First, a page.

FGCU attracts four siblings from Honduras
There are many reasons why someone might choose to come to Florida Gulf Coast University. For example, a student who is interested in environmental sustainability might major in environmental studies here. A group of friends who went to school in Lee County might attend FGCU to stick together through their college years, or a Bright Futures scholarship recipient could pick this university for its location in Southwest Florida.
But what would bring students from outside the United States?
The Tavels are four siblings from Honduras who chose to pursue degrees at FGCU. They all chose to attend the university while maintaining a permanent residence in Honduras, where they each learned English years before coming to the U.S. They each
have their own reasons for coming here, though one factor was important to all of them: the Latin American Caribbean Scholarship.
“The scholarship was really important for me because a lot of other schools don’t have something like that,” said Eduardo, the oldest Tavel sibling. Eduardo is a senior at FGCU who is double majoring in finance and economics and hopes to explore career opportunities in financial planning post- graduation.
Eduardo was the first to enroll several years ago, and since then, his younger siblings have followed in his footsteps and become FGCU students. Esteban, the youngest, is set to attend the university next fall.
“It’s kind of fun to be away from my parents for the first time,” Esteban said. “I’m going to major in civil engineering because I want to have a career as an engineer in the U.S. in the future.”
Nicolás is a junior who is majoring in marketing with a minor in advertising. His favorite part of the FGCU experience is the extracurricular activities.
“I’m a member of the Programming Board, and I’m actually going to be the vice president of it next year,” Nicolás said.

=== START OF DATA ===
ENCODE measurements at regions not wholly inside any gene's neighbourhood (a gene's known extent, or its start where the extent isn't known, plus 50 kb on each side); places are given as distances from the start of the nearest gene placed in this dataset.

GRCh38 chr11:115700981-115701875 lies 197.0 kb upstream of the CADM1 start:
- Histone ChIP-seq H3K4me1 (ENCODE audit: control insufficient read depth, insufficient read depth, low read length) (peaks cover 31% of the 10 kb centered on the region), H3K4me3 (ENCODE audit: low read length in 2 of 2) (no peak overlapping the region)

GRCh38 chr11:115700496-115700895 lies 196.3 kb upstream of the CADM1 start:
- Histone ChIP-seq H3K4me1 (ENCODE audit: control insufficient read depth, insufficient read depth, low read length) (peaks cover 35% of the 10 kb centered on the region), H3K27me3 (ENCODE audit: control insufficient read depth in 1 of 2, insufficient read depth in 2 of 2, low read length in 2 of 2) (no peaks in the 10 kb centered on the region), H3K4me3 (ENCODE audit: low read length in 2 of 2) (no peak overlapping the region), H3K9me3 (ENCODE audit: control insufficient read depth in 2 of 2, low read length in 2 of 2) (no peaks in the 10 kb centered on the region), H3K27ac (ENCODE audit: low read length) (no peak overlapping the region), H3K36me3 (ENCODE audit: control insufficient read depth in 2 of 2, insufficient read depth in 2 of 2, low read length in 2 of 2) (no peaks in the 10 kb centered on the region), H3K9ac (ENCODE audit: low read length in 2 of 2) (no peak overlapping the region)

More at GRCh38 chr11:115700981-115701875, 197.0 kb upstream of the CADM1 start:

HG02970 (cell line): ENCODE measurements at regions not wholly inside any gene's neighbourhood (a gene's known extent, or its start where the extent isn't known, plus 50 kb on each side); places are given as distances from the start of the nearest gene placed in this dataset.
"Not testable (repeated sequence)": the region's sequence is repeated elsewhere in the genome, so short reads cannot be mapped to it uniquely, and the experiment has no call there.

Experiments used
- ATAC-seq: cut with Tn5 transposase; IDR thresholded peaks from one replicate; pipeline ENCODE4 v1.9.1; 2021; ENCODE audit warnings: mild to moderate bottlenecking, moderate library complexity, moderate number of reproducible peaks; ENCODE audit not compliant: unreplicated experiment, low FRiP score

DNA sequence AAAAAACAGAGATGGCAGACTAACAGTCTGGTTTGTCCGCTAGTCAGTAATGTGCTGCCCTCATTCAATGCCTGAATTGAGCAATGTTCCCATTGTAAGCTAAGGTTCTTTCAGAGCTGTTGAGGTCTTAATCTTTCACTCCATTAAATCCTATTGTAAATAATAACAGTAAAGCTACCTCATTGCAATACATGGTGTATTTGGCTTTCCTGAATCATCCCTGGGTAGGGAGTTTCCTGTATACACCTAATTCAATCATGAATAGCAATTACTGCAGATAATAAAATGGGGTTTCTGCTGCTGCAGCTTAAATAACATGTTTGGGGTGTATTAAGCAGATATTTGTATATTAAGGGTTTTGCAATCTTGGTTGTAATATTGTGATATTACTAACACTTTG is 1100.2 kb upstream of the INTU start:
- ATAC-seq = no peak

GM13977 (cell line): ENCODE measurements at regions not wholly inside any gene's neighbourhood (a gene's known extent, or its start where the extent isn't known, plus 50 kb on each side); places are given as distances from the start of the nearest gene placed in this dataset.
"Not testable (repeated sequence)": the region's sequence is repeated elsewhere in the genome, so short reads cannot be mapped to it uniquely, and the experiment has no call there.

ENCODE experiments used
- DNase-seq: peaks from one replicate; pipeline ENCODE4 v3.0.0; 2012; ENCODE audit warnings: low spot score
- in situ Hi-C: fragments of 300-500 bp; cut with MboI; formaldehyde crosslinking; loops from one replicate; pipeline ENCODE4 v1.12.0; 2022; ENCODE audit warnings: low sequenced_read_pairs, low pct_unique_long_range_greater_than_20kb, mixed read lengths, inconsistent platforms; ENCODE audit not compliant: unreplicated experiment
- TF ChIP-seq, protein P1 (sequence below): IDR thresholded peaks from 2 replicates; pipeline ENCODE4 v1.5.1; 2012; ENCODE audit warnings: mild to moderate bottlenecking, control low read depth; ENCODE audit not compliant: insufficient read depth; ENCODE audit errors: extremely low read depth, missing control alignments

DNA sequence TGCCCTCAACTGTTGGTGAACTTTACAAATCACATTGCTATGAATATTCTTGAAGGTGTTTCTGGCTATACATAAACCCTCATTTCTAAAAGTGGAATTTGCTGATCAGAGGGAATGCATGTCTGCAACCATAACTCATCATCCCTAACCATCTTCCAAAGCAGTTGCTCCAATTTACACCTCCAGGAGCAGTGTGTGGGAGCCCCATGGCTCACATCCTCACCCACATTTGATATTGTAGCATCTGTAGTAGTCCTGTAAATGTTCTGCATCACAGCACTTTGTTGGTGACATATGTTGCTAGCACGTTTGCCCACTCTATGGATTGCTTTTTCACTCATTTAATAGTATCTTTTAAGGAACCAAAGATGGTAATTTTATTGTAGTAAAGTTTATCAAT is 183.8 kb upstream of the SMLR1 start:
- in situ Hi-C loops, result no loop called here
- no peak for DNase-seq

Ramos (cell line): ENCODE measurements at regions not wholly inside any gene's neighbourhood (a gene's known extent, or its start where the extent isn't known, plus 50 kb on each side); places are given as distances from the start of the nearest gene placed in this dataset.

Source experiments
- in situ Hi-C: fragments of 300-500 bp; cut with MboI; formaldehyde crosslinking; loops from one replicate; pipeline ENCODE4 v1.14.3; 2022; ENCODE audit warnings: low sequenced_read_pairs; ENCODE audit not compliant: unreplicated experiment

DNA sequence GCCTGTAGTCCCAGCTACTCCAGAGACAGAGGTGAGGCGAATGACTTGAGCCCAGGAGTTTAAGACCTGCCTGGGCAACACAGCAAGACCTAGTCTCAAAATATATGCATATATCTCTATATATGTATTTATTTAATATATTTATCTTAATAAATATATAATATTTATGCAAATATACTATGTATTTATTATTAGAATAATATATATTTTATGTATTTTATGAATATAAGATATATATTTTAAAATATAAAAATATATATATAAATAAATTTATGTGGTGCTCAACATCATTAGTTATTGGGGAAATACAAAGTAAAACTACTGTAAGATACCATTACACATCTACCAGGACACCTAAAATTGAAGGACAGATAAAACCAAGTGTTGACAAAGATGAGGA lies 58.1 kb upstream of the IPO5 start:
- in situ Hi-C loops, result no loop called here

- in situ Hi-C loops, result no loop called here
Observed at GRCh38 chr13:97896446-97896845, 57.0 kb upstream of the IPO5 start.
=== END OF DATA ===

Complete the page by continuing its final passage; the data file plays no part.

Jimena is a freshman majoring in journalism and minoring in French. She is the only female Tavel sibling and says she loves many things about her life here: the weather, the social environment and the opportunities. She writes for Eagle News to build her writing portfolio for her future career.
“My ultimate dream is to write for a newspaper or a news station after I graduate,” Jimena said. “Once I came to FGCU, some of the cultural changes were kind of hard to make, but I’m really grateful for the experience.”
Timothy Gjini is the associate director of International Services. According to Gjini, there are 180 international students from 50 different countries attending FGCU this year. He says the goal of International Services is to help these students transition to the American college experience and be as successful as possible.
“We try to help our international students acclimate to life at FGCU however we can,” Gjini said. “Siblings coming together is not too uncommon. We actually have two pairs of siblings from Venezuela, another from Hungary, and several others.”
How does International Services achieve their goal of acclimating new students?
“One way we do this is the Eagle I Ambassador program,” Gjini said. “Basically, a domestic student ‘adopts’ an international student by befriending them and getting them used to the school. The Tavels actually all used the Eagle I program, and I think it helped them become the great students they are today.”